A plan to set up a network of consumer banks in 25 states has presented federal regulators with the most massive challenge yet to laws prohibiting interstate banking and aroused near-unanimous opposition from the rest of the banking industry.

Bankers and state banking regulators attacked the plan here today when the Comptroller of the Currency began a series of hearings on the proposal by Dimension Financial Corp.

Dimension is the brainchild of five entrepreneurs who plan to offer banking and financial services to the upscale market through a chain of 31 institutions. Interstate banking is severely restricted by federal laws, but Dimension's founders claim they are exempt from those laws because they would set up "non-banks" that would not offer commercial loans and therefore would not be regulated as banks.

Proposed locations for Dimension non-banks include Bethesda and McLean, as well as Boca Raton, Las Vegas and Dallas and such other affluent communities as Newport, R.I. and Stamford, Conn.

Federal regulators have begun to ease the restrictions on banking across state lines and new interstate banking activity has been authorized in 15 states since the beginning of the year, the American Bankers Association says.

But Dimension's plans go far beyond present interstate networks and envision banks in more than twice as many states as the next most-widespread banking company, outraging most bankers.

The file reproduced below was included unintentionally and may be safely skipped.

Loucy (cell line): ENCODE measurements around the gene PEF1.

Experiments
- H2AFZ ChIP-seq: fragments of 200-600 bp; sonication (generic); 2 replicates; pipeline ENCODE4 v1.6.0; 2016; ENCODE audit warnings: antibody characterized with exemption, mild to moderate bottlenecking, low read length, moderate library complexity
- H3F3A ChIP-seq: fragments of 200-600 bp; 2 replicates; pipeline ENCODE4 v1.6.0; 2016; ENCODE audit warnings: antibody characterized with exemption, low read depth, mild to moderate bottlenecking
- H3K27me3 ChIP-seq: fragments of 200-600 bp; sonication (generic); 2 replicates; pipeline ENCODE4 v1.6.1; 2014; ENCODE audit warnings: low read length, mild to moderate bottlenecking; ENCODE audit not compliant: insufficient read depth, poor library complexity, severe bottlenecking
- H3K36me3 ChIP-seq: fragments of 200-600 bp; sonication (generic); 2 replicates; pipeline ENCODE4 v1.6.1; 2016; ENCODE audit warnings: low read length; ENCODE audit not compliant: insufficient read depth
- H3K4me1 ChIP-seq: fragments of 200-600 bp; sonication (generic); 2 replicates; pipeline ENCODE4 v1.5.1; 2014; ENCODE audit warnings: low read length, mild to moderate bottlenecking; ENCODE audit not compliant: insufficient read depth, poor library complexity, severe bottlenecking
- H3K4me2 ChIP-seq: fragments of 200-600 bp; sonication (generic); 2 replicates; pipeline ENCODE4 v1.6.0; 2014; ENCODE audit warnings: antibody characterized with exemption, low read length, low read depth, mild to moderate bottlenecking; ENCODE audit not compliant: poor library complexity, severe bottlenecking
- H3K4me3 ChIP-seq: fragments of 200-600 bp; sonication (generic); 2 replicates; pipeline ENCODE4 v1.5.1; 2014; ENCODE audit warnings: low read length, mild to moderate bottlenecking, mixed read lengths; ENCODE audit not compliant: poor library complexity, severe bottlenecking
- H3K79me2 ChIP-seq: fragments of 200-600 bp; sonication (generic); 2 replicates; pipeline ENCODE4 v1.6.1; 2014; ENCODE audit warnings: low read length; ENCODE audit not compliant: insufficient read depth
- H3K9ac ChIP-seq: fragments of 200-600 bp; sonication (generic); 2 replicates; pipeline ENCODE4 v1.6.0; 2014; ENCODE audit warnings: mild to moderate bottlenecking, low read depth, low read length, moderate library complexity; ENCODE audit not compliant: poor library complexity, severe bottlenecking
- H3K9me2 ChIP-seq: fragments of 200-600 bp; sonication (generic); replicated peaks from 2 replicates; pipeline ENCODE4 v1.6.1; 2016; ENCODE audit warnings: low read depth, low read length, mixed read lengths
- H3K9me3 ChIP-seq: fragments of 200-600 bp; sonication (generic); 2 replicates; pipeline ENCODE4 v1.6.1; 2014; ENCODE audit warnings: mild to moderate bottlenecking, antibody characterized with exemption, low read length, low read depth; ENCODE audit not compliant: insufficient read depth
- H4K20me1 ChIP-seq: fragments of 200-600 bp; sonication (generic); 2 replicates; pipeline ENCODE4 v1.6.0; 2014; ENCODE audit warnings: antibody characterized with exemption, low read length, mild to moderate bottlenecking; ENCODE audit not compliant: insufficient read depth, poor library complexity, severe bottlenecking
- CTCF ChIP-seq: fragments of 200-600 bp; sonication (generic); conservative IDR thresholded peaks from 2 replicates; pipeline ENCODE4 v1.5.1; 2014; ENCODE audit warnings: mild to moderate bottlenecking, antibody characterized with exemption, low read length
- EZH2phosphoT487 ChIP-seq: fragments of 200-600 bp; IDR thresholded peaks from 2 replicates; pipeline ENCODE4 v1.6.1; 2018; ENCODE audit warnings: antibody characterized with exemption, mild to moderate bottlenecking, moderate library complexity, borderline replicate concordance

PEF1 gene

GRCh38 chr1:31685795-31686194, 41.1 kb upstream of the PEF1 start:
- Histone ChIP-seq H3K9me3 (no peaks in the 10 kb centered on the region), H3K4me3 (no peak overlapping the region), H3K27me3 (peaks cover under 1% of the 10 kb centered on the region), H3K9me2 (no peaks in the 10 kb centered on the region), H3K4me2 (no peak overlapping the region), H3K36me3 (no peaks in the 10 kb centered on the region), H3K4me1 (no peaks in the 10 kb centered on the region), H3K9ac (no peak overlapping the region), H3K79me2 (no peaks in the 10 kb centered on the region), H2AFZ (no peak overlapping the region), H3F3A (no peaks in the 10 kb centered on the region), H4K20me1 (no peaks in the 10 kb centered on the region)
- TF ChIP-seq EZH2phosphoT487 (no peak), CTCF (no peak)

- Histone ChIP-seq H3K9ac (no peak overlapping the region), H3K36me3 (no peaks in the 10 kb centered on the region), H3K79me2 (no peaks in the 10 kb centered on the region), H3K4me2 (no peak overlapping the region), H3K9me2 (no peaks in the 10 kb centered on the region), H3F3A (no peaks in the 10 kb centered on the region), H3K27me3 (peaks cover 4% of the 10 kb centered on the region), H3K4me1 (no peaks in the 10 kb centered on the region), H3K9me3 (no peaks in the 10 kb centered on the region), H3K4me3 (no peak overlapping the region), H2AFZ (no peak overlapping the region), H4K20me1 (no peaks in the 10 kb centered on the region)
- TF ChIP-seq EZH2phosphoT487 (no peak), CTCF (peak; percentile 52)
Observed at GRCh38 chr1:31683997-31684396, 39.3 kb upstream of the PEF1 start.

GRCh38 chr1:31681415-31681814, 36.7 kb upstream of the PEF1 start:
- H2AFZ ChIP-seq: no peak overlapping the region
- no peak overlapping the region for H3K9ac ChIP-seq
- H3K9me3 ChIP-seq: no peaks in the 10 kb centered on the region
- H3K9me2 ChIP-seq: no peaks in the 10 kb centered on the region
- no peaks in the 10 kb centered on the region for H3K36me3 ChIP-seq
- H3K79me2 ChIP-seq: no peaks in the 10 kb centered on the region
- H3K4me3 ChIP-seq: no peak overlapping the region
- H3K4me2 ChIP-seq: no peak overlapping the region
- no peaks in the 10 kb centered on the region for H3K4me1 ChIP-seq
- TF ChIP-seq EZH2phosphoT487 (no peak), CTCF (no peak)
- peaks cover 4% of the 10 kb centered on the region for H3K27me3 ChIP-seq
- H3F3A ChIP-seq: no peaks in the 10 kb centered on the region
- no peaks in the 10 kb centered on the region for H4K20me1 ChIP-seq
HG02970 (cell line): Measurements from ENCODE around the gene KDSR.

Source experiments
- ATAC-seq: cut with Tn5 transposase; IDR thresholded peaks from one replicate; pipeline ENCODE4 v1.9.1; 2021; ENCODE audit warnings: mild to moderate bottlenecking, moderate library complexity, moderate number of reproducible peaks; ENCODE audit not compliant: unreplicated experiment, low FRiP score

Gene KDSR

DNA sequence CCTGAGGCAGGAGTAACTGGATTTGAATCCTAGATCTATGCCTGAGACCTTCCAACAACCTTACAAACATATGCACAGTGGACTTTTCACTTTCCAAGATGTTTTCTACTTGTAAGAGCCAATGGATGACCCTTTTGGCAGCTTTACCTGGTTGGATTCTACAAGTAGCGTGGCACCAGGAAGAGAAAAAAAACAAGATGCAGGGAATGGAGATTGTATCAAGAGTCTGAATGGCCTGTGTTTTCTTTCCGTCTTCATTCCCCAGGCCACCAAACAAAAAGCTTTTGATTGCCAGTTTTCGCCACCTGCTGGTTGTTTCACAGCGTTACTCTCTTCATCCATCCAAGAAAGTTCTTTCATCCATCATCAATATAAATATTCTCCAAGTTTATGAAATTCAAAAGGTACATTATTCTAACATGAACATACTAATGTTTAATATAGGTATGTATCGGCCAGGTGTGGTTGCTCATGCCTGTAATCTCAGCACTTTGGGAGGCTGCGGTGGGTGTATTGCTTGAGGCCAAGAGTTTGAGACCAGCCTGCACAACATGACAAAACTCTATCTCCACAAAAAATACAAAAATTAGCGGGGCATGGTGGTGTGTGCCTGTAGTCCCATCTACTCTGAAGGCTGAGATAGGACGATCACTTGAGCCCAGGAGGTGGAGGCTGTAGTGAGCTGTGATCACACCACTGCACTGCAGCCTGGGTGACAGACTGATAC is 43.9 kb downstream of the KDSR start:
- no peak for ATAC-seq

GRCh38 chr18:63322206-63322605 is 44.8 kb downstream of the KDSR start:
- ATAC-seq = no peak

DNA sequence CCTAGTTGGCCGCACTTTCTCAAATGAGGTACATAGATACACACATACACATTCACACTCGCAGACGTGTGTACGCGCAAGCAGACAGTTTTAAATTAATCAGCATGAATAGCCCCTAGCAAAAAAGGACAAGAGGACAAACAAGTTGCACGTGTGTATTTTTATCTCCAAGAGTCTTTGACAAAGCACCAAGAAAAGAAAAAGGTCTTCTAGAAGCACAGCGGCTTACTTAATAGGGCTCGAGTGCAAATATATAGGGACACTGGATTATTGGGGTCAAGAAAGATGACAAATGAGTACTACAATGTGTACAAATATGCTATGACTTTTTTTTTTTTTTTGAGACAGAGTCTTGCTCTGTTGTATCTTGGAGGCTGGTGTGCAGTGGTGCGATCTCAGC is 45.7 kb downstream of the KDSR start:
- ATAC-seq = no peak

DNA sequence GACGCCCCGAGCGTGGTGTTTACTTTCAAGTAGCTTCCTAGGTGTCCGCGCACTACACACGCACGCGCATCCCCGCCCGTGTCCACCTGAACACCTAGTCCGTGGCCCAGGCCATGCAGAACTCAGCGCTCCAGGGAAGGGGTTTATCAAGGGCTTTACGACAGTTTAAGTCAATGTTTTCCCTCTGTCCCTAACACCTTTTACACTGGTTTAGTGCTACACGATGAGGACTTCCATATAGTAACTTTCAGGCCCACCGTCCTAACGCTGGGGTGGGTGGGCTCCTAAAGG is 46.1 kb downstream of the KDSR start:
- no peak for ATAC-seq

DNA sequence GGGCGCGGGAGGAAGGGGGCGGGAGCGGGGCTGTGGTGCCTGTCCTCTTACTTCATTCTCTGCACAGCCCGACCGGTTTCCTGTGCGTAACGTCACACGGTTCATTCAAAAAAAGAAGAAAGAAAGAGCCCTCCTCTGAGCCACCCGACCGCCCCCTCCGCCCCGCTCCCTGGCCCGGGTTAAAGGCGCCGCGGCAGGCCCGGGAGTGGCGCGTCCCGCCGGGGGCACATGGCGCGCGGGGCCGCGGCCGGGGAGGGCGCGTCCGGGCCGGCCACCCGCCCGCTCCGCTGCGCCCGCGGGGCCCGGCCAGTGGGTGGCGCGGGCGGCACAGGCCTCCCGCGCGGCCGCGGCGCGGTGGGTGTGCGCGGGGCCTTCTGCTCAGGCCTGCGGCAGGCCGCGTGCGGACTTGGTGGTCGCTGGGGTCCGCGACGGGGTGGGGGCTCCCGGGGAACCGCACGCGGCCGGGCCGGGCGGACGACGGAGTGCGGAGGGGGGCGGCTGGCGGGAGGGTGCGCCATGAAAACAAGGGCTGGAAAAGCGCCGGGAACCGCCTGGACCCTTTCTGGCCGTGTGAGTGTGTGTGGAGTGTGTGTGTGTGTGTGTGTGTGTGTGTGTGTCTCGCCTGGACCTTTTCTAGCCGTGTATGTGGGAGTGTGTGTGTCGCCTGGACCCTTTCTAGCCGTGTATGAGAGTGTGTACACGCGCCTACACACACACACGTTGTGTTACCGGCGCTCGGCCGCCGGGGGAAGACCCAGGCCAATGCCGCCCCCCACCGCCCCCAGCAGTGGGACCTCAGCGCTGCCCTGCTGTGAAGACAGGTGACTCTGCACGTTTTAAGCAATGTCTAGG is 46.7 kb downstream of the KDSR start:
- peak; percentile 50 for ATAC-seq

Speaking for the ABA, L.A. Johns of Mount Pleasant, Mich., declared the plan "would create a new class of consumer national banks free from interstate restrictions and would tend to denigrate the value of all existing full service national banks."

Sidney A. Bailey, Virginia's commissioner of financial institutions, questioned whether Dimension would be able to offer its sophisticated clients high rates of interest on their deposits without making commercial loans. He said Dimension's claim that it will have a 5 to 6 percent spread between its costs of funds and its portfolio yield "defies logic."

New Jersey Banking Commissioner Michael Horn expressed the view of many witnesses when he acknowledged that the time may have come to end the last restraints on interstate banking, but that it should be done by Congress, not by regulators.

A planned Dimension non-bank in Newton, Mass., an affluent suburb of Boston, led a representative of the Massachusetts Urban Reinvestment Advisory Group to charge the organizers with engaging in "cruel mockery of the spirit of the Community Reinvestment Act," which requires banks to serve the entire community, rich and poor alike.

Despite the opposition, industry sources concede privately that the comptroller is likely to grant the application later this year or in early 1984.

Because of the controversy over "non-bank banks," the comptroller's office in April imposed a moratorium for the rest of the year on any new applications and declared that existing ones would be carefully scrutinized.

Today's hearing was the first of a series on the Dimension plan that is meant to air most of the public policy questions raised by interstate banking.

Speaking for Dimension's organizers, Daniel Carroll, a financial consultant from Ann Arbor, Mich., said the group plans to raise $50 million in capital to start its 31 banks. Once the application is approved Dimension would have 18 months to complete the deal. Carroll said the first offering would be a $15 million private placement, followed perhaps by a public offering.